Friday, May 11, 2012
This weeks routine has been greatly disrupted by Master seven being home sick from school.
Almost ALL week.
There have been remarkable changes in my boy since the last time he was sick enough to require antibiotics.
The dispensing of medicines to the children of our house is usually not dissimilar to worming a cat, in that most of the time I pin my children down, squirt the medicine down their throat and clamp their mouth shut with a face washer till the majority of it has been swallowed, and then stand back with the face washer at the ready in case it comes back up.
Not this time however. This time the medicine was taken with little to no fuss, indicating to me that he was either gravely ill and far to lethargic to protest, (but as he was dangling upside down from his bed whilst kicking the wall and singing "I like Pina coladas" at the time) I figured that the most likely scenario was that he was simply a little bit more grown up.
Now, much like many parenting moments, I am not sad to see the back of the medicine refusal phase, much like I was not upset to see the back of the four am feed, the vegetable refusal surviving on a diet of yoghurt and cheese phase or the tantrum phase.... Wait, I'm yet to see the back of the tantrum phase in its entirety, but I'm certain I will be as equally glad filled when it occurs.
I awoke this morning, looking forward to my thirty minutes quiet and coffee before the kids wake, as per usual I was waiting bleary eyed by the kettle, when Out strolls Mr Teen in full School uniform, bag packed, School lunch made.
For the first time ever in the history of all history's.
I resisted the urge to pry open his bag and check what his idea of Lunch was, but I didn't.
Sometimes I have to remind myself that I'm a control freak.
I watched bewildered as he grabbed up his bag and waved goodbye at the door on his way to the bus.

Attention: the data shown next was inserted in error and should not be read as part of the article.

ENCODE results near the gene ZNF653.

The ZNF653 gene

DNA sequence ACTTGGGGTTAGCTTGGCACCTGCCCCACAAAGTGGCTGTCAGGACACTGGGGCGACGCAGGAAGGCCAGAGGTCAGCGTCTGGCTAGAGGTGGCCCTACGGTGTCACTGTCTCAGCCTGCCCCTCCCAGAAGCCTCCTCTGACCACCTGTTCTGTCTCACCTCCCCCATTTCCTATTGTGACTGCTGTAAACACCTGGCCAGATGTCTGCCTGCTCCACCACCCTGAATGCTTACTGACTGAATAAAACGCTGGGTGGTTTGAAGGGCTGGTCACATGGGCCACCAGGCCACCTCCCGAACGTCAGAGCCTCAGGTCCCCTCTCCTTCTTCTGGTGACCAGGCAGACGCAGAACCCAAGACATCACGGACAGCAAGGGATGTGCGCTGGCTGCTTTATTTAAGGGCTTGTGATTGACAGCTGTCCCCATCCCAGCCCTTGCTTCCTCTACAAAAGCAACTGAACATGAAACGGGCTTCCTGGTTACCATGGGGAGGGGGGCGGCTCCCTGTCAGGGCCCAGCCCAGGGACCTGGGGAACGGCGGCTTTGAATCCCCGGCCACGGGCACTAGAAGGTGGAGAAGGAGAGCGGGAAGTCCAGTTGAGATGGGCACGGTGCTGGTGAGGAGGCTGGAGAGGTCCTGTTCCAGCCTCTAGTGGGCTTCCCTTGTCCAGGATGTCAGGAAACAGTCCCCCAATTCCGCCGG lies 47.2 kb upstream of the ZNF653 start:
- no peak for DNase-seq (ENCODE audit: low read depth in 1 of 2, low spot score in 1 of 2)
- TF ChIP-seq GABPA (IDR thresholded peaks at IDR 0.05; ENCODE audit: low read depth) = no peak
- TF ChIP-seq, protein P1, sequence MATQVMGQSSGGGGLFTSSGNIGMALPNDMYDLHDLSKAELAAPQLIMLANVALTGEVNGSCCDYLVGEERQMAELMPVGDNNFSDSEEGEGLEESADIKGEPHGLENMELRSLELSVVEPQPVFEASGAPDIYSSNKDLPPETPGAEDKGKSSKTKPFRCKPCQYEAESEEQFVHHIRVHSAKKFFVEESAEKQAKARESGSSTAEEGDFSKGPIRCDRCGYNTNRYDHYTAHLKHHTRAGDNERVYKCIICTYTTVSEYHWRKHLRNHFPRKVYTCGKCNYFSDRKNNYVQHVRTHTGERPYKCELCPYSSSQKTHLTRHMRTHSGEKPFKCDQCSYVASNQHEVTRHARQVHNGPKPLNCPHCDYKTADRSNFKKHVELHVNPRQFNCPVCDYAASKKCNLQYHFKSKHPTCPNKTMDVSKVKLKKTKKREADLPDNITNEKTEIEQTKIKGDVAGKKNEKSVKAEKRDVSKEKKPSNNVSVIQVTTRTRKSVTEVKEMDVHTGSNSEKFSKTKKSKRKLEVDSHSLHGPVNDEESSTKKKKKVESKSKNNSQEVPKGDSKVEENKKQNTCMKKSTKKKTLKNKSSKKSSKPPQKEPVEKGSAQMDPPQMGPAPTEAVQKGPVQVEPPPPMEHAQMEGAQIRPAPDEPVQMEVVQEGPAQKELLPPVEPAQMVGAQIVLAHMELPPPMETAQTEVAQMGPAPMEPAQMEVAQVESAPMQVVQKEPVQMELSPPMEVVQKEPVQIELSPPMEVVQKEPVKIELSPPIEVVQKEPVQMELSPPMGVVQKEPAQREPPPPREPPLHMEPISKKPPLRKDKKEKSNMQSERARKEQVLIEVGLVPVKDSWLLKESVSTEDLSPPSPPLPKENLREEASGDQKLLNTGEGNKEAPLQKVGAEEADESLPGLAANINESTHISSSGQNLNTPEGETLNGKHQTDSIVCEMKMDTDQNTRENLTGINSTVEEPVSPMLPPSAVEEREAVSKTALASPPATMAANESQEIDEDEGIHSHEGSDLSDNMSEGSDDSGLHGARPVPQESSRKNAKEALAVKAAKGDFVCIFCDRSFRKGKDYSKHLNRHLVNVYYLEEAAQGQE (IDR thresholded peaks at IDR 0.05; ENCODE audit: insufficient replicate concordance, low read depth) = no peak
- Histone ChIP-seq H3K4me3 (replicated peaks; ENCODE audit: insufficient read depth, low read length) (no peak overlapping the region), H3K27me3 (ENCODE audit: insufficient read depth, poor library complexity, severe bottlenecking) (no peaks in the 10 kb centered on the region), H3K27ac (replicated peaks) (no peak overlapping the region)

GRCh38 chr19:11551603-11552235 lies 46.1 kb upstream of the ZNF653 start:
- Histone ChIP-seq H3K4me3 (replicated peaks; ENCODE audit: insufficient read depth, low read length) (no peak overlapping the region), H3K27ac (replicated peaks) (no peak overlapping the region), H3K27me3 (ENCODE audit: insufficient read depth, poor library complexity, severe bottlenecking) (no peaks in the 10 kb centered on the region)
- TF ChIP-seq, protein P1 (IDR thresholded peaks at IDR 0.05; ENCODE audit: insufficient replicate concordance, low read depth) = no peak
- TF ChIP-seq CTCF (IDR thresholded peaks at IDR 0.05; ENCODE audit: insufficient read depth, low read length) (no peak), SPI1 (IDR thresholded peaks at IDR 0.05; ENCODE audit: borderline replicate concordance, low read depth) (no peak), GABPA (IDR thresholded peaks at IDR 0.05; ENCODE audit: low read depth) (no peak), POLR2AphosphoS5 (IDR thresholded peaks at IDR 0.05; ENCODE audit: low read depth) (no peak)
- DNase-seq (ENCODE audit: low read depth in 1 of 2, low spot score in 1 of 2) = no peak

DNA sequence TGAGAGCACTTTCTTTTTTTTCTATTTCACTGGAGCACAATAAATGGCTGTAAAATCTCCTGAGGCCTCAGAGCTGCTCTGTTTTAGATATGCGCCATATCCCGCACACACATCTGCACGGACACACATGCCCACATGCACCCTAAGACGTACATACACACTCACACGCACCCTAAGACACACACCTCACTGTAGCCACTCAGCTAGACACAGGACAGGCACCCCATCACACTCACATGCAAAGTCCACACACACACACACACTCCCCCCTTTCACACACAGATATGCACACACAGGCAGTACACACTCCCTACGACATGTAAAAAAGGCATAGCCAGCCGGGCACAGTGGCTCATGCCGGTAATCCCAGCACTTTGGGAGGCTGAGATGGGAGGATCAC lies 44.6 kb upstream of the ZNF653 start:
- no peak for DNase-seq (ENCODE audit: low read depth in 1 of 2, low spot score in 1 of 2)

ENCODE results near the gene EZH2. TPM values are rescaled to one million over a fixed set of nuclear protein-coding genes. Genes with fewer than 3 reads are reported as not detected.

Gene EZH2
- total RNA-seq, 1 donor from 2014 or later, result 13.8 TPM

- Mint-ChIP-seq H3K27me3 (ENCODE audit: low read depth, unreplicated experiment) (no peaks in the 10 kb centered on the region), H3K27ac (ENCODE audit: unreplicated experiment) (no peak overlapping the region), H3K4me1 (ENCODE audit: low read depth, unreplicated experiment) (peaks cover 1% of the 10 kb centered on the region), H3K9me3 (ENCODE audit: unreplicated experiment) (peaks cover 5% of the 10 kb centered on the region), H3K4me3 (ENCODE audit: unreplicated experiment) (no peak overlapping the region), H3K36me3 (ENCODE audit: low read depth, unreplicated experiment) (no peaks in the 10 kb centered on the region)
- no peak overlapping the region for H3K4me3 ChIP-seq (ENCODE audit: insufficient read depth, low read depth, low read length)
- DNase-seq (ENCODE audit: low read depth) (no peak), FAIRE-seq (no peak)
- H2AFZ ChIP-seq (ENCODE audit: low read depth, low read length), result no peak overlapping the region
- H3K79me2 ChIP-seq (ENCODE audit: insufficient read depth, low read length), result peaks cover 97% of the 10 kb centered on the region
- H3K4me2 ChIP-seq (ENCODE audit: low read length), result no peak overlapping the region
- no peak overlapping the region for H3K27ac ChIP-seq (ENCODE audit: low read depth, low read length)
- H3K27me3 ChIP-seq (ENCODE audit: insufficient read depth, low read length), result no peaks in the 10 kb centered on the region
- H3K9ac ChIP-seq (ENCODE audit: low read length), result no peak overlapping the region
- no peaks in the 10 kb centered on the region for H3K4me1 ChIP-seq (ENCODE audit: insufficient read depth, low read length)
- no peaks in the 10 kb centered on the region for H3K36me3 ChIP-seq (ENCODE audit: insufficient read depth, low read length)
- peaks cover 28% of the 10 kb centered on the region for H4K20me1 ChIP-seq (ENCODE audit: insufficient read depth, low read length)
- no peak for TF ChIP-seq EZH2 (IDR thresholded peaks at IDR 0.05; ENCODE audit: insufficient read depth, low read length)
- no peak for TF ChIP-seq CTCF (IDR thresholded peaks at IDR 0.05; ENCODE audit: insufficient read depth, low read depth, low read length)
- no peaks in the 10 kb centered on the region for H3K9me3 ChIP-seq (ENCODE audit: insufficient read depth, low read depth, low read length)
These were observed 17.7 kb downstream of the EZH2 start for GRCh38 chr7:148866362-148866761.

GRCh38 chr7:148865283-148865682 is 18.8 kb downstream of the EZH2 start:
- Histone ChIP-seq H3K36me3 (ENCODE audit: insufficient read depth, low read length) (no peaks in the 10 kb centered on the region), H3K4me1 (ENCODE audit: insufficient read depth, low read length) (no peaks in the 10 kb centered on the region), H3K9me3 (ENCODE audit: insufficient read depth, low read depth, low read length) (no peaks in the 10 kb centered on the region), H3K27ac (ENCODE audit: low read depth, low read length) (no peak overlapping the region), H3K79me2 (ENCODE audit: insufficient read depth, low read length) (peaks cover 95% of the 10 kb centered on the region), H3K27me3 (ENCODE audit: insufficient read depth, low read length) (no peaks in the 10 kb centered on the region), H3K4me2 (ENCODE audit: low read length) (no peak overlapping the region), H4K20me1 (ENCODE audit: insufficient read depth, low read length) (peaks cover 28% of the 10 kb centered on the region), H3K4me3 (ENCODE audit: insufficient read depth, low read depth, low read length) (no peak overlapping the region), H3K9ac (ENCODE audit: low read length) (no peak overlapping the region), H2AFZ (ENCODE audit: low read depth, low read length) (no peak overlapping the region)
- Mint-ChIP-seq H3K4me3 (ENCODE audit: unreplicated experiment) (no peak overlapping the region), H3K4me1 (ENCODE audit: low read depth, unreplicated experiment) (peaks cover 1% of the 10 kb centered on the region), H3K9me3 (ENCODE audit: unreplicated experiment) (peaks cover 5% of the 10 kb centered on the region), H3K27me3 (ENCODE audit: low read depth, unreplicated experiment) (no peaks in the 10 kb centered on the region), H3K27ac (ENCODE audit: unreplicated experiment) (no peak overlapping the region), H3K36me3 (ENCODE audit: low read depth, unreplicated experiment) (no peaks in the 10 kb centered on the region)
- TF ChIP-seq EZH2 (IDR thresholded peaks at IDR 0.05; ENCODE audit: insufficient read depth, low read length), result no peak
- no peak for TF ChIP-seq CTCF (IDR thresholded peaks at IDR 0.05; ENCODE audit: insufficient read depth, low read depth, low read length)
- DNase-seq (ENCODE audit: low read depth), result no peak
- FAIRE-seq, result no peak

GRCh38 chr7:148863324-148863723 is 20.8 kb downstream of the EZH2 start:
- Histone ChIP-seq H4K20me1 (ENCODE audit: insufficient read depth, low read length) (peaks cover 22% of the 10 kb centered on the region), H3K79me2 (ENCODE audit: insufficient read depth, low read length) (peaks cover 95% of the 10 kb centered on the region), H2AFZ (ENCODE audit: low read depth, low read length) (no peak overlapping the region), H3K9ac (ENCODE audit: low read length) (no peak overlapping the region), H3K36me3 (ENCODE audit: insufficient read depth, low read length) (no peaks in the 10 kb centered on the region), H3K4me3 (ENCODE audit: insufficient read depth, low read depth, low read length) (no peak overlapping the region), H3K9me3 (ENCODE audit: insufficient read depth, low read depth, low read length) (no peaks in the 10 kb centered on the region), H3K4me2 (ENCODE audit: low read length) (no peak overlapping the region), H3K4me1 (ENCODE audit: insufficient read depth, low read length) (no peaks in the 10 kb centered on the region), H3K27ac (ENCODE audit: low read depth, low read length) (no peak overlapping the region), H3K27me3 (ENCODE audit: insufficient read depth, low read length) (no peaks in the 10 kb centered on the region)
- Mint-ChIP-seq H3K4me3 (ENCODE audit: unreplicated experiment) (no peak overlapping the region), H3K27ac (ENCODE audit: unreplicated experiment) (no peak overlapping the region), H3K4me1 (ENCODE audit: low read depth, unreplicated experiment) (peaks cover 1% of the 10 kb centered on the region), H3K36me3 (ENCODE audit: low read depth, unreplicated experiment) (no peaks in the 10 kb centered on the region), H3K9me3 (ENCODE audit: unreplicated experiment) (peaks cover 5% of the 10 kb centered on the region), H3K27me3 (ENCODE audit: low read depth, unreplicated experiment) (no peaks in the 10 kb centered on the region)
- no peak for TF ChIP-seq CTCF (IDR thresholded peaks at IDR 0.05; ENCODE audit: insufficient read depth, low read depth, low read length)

He doesn't usually catch the morning bus. I usually drive him.
I sat down with my coffee and the cat and I thought about Mothers Day this weekend, and I couldn't help but feel a little bit smug at just how great my kids are are, how grown up and responsible the teen had become and I didn't fall down in a pit of despair and dramatically exclaim that Mothers day was canceled, because everybody does everything themselves anyway, nobody needed me anymore, and I was going to end up alone and in a cheap nursing home and no one would ever visit me.
I was glad to find that could get used to this, this was much more rewarding, and far less exhausting.
About eight sips into my coffee I heard the front door open, and in walked The Teen to informed me that he had missed the bus, I would need to drive him, and could we go now.
I got the sick master seven and Ms three up and dressed, and fed. I dispensed medicines, and did the School drop off and called into Coles and later, at home, onto a new cup of slightly warmer ( and possibly less sipped on by the cats in my absence) coffee, I marveled at the quick glimpse I caught this morning of the future, at a time when I did not feel torn in eight different directions, and I was reminded that I will sleep again, I will eat a hot meal that hasn't had tiny peoples booger ridden fingers in it, and I will once again take a toilet and a shower by myself, perhaps enjoy a sleep in on Sundays, when I will enjoy preparing a meal again because I am not so time poor.
Soon I won't even have to dispense medicines at all.
I am looking down the tunnel of the manic years of early parenting and I see the light, the next bits, and the far more patient me.
Hope you have a fantastic Mothers Day.